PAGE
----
AR: My view is that it has a lot to do with the dark side of social media. Social media is a fantastic customer acquisition and engagement channel for businesses. But the dark side of social media is that there are a couple of players at super-scale, and their whole reason for being is to take away as much of your time as possible. That time is gold to them when they can monetize it with your preferences for advertisers.

People are beginning to realize that social media is somewhere between junk food and smoking in terms of how damaging it can be. The meditation apps that sell the ability to take a break and try to clear your mind is mostly a societal reaction to that.

People are building all sorts of interesting internet software applications and pieces of hardware to make remote work possible at a much higher bandwidth. As a macro trend, I think it's terrific. However, I don't think remote work is at the point yet where it doesn't extract a tax which can be quite dangerous to the development of a company.

OL: What are your thoughts on remote work?

AR: We absolutely need to substitute distance with technology and with the internet as it gets better. The internet gets you more bandwidth at a lower latency, and people are building all sorts of interesting internet software applications and pieces of hardware to make remote work possible at a much higher bandwidth. As a macro trend, I think it's terrific. However, I don't think remote work is at the point yet where it doesn't extract a tax which can be quite dangerous to the development of a company.

As much as people write about it otherwise, the pre-Product Market Fit stage of a startup's growth is more art and much less science. There needs to be a high level of collaboration among the people who are trying to take something new that hasn't existed before, and they need to be able to work on an ad-hoc basis on problems and brainstorm and other types of collaboration you can do when you're co-located. In a future world where we all have AR glasses, where you and I can sit together physically and two people can be painted into the room remotely, we might be at a place where we can do high-quality pre-Product Market Fit work without suffering a huge penalty by having people working remotely.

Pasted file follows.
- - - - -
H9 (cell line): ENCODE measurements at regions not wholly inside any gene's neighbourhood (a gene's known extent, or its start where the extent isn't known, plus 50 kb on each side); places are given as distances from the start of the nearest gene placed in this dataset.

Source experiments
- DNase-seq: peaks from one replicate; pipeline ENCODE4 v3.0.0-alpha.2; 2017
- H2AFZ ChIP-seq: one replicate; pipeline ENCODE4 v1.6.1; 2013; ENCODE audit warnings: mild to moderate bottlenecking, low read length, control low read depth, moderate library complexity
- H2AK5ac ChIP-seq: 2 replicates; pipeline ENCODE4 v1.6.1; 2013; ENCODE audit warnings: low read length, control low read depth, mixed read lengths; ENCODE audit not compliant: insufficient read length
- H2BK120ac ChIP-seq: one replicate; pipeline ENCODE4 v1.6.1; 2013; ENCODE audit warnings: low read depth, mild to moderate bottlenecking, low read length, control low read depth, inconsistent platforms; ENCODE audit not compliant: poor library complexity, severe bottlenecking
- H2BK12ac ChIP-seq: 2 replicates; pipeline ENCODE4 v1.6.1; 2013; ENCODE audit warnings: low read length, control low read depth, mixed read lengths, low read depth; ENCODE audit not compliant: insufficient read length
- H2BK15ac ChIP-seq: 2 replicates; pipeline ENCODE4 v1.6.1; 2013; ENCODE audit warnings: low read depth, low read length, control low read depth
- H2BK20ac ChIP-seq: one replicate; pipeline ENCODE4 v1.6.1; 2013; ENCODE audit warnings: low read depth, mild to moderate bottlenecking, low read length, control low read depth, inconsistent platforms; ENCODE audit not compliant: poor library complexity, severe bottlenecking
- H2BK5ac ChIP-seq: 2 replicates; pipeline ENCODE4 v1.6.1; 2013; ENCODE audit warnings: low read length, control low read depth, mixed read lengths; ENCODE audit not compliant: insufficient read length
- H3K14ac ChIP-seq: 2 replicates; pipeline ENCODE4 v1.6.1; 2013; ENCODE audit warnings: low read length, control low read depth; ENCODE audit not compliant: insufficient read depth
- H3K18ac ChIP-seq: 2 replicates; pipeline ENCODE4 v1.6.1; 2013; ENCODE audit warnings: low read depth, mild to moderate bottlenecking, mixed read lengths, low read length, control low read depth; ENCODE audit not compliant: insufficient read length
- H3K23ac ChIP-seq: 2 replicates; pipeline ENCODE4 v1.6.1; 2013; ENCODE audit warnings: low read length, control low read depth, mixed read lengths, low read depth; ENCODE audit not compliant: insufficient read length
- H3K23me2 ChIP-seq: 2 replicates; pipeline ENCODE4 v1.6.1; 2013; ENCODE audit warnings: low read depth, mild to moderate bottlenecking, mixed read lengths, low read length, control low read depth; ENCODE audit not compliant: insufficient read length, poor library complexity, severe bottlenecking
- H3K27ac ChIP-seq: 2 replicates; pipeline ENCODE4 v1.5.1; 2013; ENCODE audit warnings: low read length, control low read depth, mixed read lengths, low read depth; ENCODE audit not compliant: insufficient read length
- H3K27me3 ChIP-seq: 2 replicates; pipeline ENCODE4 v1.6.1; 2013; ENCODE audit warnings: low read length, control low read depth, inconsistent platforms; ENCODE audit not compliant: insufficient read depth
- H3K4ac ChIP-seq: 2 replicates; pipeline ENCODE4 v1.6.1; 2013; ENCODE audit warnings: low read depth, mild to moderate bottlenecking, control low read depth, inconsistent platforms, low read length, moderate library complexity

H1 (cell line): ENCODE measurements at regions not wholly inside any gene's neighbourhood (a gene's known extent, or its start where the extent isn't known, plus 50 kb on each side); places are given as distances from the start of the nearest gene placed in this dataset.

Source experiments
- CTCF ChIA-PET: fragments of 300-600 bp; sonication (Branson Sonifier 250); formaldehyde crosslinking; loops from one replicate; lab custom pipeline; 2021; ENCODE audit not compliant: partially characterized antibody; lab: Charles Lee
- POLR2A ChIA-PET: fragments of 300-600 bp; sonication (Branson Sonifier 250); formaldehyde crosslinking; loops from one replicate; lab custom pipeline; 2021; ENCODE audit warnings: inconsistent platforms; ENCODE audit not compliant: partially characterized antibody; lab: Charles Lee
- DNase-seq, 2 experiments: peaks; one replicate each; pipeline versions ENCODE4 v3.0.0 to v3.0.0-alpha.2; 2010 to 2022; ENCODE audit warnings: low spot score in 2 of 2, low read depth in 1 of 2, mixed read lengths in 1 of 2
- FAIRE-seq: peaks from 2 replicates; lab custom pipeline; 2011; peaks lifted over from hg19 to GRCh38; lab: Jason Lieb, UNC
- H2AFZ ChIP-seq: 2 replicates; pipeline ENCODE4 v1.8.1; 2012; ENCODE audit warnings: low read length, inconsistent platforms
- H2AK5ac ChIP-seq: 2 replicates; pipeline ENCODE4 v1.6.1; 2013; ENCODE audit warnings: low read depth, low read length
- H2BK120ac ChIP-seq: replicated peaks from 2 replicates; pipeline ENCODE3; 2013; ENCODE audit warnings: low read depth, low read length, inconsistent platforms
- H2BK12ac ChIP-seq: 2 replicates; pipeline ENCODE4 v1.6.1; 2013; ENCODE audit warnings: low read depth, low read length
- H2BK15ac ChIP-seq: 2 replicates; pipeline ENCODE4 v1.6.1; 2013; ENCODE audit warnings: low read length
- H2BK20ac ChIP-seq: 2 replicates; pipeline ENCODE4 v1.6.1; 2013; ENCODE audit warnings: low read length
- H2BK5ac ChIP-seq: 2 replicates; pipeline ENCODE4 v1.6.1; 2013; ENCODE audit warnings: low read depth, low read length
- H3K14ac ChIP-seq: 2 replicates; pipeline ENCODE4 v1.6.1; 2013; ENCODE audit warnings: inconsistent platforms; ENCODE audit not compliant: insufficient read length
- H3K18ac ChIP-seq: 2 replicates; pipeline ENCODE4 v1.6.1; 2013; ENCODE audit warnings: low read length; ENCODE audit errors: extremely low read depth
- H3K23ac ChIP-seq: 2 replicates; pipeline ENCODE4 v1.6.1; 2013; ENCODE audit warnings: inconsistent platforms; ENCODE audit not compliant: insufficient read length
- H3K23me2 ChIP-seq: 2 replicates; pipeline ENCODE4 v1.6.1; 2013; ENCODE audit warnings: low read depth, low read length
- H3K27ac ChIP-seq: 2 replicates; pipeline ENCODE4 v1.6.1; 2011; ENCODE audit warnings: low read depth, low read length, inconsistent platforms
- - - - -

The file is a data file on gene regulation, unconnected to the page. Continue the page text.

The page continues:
In today's world, people who don't understand that, if you're going to do the pre-Product Market Fit exercise with a meaningful percentage of the team working remotely, you're going to be paying a tax, are just kidding themselves.

OL: We're seeing more companies that are being built from the ground up as remote companies – like Buffer, Basecamp, and Doist. Do you think a remote company has to build it into the DNA from the beginning? Or do you remote work is something you can build into a company once you've reached a point of growth where the tax you mention isn't paid anymore?

AR: The canonical example here is GitHub. They started as a totally remote organization, and then eventually coalesced in San Francisco before having a very successful exit to Microsoft. If I were to layer the amount of tax you pay for remote work in this pre-product market fit phase, if you start 100% remote, that's probably better than starting with a core nucleus of people in one physical place and then having 25% of the total team work remotely.

The reason why I think it's better is that the tools you use and the "artifacts of work" you create to communicate the building of the product are likely to be well-tuned in an organization where nobody can be physically together. However, I would still bet that remote work has a higher cost of operation in terms of the productivity tax you pay without the energy of everyone working together in one room.

Over the last couple of years, especially out of our San Francisco office, the cost of starting a company, and the cost of attracting and keeping talent, has made it so there are a number of companies starting remotely from scratch, because you cannot find the people that you need to hire in the area anymore. Remote-only companies likely work best when there is a strong founder with a product vision that is well enough informed to be almost all the way down that product-market fit curve— and ideally, most of a minimum viable product (MVP) either built or in use. My own bias is that I would want those early four, eight, or ten people in one room where they could work together.